Food Preservation Methods
Millions of fruits and vegetables are produced each year and they are lost due to poor processing and preservation. Fresh fruits are abundant during the season and are not available during off season. Due to this the food has to be stored until the next season. Fish and meat too have to be pre-served as all that is killed or caught cannot be eaten at one time. Bacteria, fungi and yeasts tend to decay the food and render it unfit to eat. Hence all fresh foods have to be preserved if it is to be used after a period of time.
Besides when food spoils, they undergo physical and chemical changes that results in the food becoming inedi-ble or hazardous to eat. The chief causes of food spoilage are;
· The growth of microorganisms like bac-teria, yeast and moulds.
· The action of enzymes that normally occur in the food.
Other causes of spoilage are non enzy-matic reactions in food such as oxida-tion and mechanical damage such as bruising and damage from rodents and insects.
In order to prevent food spoilage and ensure food security and availabil-ity, various food preservation techniques have been used over the several years. The earliest steps in food preservation are drying of grains and nuts. Later salting, smoking and drying were applied to pre-serve the food.
Food preservation is known as “the sci-ence which deals with the process of pre-vention of decay or spoilage of food thus allowing it to be stored in a fit condition for future use”.
Preservation also can be defined as “the state in which any food may be retained over a period of time without being contaminated by pathogenic organ-isms or chemicals, without losing opti-mum qualities of colour, texture, flavour and nutritive value”.
Food production and supply does not always tally with the demand or needs of the people. In some places, there is surplus production of food product, whereas in some other place there is inadequate sup-ply. It is therefore important to improve and expand facilities for storage and pres-ervation of food to ensure its availability and acceptability at all times.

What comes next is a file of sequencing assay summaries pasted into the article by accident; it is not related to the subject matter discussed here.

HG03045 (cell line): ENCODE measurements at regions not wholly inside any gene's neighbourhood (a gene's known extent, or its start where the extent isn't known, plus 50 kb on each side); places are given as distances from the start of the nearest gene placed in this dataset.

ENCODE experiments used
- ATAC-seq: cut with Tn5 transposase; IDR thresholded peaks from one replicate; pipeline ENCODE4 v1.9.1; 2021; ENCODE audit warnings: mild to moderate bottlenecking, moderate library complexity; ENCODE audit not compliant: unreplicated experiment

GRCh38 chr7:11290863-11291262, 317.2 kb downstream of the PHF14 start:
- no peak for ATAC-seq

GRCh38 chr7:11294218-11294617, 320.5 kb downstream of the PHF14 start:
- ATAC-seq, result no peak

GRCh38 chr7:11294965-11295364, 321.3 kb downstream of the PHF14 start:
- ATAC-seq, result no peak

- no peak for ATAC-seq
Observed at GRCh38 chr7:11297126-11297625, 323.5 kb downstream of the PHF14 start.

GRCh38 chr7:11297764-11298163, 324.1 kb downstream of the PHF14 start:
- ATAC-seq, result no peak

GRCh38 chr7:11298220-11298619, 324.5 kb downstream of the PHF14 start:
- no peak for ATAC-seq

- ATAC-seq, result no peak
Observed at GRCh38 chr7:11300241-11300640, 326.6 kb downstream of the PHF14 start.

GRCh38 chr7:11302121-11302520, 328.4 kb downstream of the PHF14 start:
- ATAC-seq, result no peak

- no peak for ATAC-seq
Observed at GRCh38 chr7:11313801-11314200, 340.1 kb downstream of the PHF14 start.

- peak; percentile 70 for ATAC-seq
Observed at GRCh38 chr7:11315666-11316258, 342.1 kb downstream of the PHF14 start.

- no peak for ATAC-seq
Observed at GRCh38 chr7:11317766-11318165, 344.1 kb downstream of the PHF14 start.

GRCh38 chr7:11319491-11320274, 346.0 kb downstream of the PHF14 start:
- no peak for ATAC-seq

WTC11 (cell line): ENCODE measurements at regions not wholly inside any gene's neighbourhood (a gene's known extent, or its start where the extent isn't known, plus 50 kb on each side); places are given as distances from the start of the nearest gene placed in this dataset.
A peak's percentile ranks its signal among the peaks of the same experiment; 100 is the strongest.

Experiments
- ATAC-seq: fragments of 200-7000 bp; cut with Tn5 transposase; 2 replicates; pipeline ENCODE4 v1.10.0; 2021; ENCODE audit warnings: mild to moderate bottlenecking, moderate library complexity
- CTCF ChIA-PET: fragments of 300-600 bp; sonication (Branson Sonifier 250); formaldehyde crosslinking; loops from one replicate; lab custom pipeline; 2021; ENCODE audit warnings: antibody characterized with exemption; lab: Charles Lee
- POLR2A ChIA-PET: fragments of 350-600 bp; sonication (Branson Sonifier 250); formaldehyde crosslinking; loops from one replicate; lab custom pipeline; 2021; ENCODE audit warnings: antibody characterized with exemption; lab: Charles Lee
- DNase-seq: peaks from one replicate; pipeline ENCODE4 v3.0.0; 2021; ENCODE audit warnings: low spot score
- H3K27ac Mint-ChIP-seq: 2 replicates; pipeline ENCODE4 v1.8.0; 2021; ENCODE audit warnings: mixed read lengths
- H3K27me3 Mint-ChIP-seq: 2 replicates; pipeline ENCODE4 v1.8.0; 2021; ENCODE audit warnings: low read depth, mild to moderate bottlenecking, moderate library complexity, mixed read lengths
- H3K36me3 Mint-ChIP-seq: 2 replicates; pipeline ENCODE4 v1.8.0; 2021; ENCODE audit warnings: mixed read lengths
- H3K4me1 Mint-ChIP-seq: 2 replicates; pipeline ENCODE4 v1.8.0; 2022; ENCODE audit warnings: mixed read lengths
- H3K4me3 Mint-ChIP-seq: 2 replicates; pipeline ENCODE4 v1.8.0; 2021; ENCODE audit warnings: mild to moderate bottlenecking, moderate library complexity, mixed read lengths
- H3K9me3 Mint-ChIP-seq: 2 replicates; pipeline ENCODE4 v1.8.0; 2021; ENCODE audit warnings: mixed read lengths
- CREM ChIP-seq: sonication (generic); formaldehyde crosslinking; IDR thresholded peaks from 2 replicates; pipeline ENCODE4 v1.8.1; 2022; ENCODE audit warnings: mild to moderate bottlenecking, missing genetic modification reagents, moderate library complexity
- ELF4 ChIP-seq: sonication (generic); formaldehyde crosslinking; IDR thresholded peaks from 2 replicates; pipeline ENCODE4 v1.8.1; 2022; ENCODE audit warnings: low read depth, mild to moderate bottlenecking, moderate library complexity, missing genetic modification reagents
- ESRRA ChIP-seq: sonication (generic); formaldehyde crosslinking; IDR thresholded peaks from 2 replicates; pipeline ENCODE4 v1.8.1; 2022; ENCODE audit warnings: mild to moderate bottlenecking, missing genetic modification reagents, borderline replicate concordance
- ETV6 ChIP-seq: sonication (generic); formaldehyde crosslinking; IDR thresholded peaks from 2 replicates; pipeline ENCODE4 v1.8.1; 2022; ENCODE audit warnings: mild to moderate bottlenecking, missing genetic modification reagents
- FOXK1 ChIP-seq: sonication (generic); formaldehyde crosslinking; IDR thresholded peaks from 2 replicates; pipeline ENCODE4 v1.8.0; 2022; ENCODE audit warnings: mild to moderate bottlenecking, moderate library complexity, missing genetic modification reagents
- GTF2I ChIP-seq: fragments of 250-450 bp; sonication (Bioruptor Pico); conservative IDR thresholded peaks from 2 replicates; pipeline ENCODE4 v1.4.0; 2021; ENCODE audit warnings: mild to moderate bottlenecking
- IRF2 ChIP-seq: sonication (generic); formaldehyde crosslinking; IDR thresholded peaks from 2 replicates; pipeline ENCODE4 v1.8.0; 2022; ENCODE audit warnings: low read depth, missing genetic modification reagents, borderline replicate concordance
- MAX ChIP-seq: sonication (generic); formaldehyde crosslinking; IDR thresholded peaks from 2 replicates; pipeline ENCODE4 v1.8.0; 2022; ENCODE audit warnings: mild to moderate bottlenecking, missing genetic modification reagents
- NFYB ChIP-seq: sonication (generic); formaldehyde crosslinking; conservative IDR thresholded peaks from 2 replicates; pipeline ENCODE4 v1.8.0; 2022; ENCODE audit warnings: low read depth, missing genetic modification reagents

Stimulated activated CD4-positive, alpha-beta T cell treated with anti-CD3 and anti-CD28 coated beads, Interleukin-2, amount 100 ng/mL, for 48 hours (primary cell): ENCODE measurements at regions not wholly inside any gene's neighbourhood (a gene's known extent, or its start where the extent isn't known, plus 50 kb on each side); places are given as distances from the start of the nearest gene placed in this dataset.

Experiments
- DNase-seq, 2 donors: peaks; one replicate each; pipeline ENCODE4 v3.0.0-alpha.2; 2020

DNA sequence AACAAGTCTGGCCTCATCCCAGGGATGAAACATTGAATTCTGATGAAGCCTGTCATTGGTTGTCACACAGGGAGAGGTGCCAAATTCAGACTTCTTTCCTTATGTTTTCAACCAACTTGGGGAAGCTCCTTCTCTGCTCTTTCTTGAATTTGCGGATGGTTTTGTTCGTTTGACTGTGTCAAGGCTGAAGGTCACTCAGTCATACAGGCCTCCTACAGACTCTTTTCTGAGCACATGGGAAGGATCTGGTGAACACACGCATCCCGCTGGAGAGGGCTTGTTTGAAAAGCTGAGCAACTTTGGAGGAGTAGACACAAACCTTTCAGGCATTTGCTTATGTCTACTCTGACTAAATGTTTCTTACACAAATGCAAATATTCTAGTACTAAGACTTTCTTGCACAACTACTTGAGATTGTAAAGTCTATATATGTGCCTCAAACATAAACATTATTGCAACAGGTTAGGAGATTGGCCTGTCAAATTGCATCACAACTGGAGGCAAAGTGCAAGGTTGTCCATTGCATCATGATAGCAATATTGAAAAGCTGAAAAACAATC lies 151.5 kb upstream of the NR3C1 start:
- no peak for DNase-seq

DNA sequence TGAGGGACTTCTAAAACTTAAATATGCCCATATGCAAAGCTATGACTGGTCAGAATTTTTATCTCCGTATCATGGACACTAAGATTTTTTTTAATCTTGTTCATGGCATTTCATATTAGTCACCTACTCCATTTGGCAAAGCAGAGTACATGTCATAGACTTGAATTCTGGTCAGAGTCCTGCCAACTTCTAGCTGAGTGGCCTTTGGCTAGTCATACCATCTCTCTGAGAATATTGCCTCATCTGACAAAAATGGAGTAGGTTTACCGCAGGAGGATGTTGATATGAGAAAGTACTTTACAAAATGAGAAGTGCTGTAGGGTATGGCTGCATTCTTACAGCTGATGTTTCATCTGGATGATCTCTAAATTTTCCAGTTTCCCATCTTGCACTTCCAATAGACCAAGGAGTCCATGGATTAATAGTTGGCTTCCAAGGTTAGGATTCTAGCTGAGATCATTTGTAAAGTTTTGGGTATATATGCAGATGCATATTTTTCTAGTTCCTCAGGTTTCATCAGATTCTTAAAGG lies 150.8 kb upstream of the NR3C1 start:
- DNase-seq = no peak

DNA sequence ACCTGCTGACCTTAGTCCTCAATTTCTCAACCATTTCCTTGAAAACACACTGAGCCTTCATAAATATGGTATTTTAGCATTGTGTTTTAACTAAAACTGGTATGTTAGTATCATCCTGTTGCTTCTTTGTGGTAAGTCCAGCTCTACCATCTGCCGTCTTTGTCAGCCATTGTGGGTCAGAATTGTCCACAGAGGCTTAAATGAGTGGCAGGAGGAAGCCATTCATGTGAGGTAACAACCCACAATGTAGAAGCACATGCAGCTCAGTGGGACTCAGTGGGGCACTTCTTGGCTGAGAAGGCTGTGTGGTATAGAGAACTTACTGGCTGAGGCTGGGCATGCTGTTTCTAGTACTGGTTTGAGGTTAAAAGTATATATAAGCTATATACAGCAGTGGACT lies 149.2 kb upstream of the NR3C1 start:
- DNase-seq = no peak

· Increase in shelf life of foods.
· Availability of seasonal foods through-out the year.
· Stability in prices of food as there will not be a deficit in supply.
· Good quality
· Edibility – texture and flavour
· Retention of nutritive value
· Retention of original colour of food.
For the process of preservation, a preservative (e.g. salt, sugar, vinegar) is needed.
· By keeping out microorganisms and preventing contamination from pathogens. It involves apply-ing the strictest rules to minimize the risk of infection (asepsis).
· Removal of microorganism through usage of membrane which retains microorganisms (filtration).
· By hindering the growth and activity of microorganisms (refrig-eration, dehydration, addition of chemical preservatives).
· By killing microorganisms (boiling, irradiation).
· By destruction or inactivation of enzymes (blanching).
· By prevention or delay of chemical reactions (anti oxidants).